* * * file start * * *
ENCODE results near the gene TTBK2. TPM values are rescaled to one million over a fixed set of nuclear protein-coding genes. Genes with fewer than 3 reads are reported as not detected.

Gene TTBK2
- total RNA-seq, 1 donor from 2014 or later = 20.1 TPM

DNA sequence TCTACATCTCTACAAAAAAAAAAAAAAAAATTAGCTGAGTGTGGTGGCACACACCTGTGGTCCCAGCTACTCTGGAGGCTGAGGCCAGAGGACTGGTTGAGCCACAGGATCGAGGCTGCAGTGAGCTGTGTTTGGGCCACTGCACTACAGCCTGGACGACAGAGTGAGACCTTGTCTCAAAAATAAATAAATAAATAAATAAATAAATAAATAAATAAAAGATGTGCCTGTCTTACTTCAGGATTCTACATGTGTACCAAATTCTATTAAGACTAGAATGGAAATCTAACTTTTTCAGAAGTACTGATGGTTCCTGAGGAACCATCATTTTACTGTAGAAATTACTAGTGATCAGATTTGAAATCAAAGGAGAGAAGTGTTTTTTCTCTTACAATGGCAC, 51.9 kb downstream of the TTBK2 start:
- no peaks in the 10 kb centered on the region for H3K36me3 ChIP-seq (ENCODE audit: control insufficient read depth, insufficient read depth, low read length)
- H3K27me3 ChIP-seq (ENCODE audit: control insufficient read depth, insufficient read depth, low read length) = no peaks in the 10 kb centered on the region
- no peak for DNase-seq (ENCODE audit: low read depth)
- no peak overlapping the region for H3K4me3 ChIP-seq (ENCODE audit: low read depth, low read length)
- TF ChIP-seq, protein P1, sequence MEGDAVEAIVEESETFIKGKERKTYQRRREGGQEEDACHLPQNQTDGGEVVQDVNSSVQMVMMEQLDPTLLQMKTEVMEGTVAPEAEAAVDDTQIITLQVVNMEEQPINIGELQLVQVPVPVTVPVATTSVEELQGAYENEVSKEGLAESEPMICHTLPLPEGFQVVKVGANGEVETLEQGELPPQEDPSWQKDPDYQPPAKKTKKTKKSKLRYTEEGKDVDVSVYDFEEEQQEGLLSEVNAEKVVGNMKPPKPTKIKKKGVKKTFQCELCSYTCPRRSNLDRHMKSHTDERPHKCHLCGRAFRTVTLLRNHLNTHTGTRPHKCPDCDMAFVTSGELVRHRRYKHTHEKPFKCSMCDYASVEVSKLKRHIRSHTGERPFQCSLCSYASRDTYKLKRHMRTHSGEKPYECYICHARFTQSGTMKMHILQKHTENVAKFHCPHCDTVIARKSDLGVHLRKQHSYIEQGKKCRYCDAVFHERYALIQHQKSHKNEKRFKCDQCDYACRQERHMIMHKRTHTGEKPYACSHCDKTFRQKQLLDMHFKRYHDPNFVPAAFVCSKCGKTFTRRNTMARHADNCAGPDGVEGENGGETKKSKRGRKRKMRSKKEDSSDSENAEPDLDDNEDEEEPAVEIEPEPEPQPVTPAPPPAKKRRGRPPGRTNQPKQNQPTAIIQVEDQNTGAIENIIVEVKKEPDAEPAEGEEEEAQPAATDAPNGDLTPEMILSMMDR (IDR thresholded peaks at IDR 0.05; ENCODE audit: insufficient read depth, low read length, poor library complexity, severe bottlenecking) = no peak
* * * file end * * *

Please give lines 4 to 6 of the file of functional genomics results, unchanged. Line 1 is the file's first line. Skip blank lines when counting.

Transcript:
DNA sequence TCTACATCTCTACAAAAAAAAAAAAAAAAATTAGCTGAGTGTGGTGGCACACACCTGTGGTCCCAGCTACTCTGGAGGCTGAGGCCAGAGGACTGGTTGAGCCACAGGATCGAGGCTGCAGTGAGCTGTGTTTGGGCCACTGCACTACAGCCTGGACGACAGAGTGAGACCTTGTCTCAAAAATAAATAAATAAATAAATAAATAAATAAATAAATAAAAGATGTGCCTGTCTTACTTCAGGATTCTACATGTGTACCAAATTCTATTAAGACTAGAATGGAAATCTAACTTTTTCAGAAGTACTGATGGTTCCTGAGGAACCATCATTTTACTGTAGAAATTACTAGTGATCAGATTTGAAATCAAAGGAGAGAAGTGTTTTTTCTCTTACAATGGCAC, 51.9 kb downstream of the TTBK2 start:
- no peaks in the 10 kb centered on the region for H3K36me3 ChIP-seq (ENCODE audit: control insufficient read depth, insufficient read depth, low read length)
- H3K27me3 ChIP-seq (ENCODE audit: control insufficient read depth, insufficient read depth, low read length) = no peaks in the 10 kb centered on the region